Ocean, every so often, a kitchen tile or child’s toy
rises from you, years after the hurricane’s passed.
This time, the disaster was somewhere else.
The disaster was always somewhere else, until it wasn’t.
Punctuation of the morning after: comma between red sky
and sailors’ warning; white space where a storm cloud lowers.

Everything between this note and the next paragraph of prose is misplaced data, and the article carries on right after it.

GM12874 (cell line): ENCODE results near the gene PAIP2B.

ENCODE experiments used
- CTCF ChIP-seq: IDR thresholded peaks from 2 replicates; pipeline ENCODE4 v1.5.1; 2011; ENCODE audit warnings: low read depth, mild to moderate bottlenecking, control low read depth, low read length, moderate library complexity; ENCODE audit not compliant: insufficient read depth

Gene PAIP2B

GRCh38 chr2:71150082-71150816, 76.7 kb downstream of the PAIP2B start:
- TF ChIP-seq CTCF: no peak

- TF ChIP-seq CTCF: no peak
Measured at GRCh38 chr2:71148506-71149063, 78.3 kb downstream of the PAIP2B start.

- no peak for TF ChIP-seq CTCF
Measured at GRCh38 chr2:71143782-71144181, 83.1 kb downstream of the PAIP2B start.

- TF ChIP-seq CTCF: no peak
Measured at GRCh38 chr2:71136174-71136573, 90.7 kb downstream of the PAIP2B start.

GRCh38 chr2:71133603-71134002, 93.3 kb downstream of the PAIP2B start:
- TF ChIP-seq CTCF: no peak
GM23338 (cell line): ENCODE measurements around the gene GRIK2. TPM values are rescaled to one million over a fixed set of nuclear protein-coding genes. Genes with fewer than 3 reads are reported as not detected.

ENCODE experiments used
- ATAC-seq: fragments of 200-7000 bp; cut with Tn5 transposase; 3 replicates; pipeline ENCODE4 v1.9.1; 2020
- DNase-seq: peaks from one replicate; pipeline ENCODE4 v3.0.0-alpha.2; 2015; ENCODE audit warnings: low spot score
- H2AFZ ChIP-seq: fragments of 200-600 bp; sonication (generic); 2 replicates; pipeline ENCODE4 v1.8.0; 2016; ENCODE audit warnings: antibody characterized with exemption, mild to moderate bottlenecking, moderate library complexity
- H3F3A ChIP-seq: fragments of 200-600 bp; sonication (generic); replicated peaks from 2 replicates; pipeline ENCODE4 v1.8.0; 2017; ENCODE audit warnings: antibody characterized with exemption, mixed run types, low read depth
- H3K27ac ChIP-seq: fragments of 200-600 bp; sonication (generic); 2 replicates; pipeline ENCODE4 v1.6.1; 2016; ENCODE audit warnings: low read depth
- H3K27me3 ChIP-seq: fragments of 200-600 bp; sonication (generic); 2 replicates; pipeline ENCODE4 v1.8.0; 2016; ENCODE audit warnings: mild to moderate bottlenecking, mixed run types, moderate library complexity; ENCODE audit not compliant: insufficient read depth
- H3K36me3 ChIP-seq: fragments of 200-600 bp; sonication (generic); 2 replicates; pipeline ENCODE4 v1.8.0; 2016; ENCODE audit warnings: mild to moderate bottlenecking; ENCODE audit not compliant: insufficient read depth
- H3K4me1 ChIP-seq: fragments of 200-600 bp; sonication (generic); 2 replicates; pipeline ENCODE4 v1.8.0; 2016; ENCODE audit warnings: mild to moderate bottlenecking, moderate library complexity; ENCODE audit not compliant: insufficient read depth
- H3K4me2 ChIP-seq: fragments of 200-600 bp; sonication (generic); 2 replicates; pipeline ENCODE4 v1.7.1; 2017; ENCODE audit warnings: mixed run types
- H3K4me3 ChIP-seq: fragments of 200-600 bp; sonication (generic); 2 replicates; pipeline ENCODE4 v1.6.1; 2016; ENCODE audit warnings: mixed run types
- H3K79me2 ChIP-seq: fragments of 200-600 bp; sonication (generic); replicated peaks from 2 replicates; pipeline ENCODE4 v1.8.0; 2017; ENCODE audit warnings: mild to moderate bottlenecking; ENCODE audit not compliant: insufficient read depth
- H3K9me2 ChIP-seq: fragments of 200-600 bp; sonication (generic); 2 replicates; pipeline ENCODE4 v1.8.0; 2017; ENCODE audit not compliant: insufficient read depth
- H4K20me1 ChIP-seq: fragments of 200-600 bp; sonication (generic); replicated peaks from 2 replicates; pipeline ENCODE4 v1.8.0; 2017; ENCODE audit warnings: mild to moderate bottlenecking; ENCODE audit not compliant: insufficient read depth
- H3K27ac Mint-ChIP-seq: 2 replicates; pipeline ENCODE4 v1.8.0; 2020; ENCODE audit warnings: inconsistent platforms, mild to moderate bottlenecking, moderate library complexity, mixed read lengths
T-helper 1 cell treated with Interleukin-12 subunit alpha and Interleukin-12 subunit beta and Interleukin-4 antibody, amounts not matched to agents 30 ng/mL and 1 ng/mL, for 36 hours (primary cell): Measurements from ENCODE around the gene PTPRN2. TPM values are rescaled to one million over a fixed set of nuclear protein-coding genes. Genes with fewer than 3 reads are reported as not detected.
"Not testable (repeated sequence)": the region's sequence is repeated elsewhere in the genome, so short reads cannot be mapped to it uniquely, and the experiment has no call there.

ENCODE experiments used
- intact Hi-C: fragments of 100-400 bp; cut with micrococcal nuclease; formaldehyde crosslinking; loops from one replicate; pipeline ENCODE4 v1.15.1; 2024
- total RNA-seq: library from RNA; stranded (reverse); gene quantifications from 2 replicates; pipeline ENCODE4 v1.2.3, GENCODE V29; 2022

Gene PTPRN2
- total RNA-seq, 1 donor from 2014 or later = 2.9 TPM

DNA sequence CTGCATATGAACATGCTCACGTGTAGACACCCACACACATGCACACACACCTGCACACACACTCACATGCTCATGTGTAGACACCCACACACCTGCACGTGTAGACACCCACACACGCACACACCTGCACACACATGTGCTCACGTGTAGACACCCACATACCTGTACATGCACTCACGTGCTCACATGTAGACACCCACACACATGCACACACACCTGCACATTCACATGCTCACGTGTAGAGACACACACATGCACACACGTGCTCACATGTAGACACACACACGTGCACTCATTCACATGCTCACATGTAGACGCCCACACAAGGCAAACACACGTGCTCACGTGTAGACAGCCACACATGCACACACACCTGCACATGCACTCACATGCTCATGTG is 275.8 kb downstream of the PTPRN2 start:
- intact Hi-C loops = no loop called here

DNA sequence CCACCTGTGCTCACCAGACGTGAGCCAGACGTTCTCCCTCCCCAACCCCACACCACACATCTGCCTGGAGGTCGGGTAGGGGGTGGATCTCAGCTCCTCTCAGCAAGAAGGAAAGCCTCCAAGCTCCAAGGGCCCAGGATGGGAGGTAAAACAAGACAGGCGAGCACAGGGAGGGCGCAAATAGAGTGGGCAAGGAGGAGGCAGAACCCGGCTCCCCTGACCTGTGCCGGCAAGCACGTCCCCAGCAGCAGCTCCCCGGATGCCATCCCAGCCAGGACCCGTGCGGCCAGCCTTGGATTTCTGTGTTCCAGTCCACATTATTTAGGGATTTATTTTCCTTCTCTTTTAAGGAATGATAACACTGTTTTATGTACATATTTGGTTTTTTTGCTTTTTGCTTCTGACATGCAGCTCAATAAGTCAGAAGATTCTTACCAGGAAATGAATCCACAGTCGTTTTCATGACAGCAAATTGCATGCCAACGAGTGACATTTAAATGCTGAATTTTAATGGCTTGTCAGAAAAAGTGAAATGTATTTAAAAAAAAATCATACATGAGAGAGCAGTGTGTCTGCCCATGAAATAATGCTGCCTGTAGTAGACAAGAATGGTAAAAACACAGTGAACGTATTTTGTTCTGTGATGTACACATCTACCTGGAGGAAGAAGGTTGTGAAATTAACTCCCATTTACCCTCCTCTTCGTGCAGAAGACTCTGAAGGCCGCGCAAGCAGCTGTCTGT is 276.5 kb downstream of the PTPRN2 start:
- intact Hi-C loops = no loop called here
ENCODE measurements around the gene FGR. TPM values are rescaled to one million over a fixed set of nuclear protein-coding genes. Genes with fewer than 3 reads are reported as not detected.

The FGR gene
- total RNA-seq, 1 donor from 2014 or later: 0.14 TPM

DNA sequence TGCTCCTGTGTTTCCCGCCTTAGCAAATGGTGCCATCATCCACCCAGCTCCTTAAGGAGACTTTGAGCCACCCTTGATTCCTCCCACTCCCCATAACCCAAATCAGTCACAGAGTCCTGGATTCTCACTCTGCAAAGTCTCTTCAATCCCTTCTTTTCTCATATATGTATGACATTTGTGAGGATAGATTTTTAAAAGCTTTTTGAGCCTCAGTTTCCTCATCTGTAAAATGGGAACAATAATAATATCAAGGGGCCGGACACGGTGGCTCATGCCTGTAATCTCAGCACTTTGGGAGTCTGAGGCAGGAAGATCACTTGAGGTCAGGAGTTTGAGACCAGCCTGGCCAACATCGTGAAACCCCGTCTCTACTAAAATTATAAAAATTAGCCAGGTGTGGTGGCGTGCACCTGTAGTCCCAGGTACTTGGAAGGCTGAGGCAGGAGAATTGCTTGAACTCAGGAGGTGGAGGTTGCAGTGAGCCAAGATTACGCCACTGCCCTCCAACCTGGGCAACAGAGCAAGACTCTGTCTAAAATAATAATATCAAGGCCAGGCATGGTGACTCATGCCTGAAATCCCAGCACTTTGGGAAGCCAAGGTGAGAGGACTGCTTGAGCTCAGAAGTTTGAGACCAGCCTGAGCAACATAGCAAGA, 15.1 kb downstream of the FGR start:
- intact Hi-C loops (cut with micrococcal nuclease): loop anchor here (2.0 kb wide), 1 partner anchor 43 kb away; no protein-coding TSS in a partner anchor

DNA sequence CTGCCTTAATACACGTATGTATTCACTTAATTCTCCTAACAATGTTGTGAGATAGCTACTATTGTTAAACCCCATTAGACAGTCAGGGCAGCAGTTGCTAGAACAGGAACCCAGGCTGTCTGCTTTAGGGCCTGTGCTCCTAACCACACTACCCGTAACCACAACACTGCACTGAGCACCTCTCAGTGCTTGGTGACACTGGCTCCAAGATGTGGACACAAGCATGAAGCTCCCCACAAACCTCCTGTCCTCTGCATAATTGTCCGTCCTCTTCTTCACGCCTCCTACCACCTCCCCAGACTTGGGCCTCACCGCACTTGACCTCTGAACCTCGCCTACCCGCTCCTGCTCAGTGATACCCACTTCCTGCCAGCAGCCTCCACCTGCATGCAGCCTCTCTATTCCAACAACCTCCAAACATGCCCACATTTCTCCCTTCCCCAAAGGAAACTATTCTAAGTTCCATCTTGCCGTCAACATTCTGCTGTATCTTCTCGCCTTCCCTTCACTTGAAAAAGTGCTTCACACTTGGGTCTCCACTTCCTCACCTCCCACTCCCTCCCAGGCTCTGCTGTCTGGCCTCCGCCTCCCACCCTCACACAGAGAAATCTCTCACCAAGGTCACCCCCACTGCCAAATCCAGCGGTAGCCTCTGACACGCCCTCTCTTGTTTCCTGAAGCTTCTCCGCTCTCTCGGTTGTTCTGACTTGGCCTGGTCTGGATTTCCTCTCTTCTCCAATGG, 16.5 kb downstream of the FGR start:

Where the bay breaks away, the sentence ends: a waning
crescent of peninsula, barely visible
but for the broken buildings, the ambulance lights.
Ocean, even now, even shaken, you hold the memory
of words, of worlds that failed slowly, then all at once. A
flotilla of gulls falls onto you, mourners draped in slate.
Copyright © 2022 by Liza Katz Duncan. Originally published in Poem-a-Day on April 30, 2022, by the Academy of American Poets.